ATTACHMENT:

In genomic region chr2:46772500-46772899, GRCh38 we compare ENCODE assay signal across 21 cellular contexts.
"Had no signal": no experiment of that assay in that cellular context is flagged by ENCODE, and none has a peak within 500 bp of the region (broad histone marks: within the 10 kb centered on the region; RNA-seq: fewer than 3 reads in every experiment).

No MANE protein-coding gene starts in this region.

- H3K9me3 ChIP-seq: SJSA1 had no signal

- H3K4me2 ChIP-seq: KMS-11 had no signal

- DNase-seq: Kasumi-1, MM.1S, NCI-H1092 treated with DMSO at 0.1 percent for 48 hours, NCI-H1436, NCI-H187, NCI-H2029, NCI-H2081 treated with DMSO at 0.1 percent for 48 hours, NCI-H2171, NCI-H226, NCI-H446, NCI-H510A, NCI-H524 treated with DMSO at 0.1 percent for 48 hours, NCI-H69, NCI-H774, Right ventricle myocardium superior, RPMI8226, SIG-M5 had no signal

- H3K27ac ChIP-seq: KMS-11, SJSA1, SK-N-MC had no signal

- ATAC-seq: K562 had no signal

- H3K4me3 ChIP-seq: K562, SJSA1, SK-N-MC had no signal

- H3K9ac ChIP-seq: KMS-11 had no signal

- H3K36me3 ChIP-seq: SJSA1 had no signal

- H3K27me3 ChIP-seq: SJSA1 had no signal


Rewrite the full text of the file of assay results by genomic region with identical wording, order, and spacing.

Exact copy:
In genomic region chr2:46772500-46772899, GRCh38 we compare ENCODE assay signal across 21 cellular contexts.
"Had no signal": no experiment of that assay in that cellular context is flagged by ENCODE, and none has a peak within 500 bp of the region (broad histone marks: within the 10 kb centered on the region; RNA-seq: fewer than 3 reads in every experiment).

No MANE protein-coding gene starts in this region.

- H3K9me3 ChIP-seq: SJSA1 had no signal

- H3K4me2 ChIP-seq: KMS-11 had no signal

- DNase-seq: Kasumi-1, MM.1S, NCI-H1092 treated with DMSO at 0.1 percent for 48 hours, NCI-H1436, NCI-H187, NCI-H2029, NCI-H2081 treated with DMSO at 0.1 percent for 48 hours, NCI-H2171, NCI-H226, NCI-H446, NCI-H510A, NCI-H524 treated with DMSO at 0.1 percent for 48 hours, NCI-H69, NCI-H774, Right ventricle myocardium superior, RPMI8226, SIG-M5 had no signal

- H3K27ac ChIP-seq: KMS-11, SJSA1, SK-N-MC had no signal

- ATAC-seq: K562 had no signal

- H3K4me3 ChIP-seq: K562, SJSA1, SK-N-MC had no signal

- H3K9ac ChIP-seq: KMS-11 had no signal

- H3K36me3 ChIP-seq: SJSA1 had no signal

- H3K27me3 ChIP-seq: SJSA1 had no signal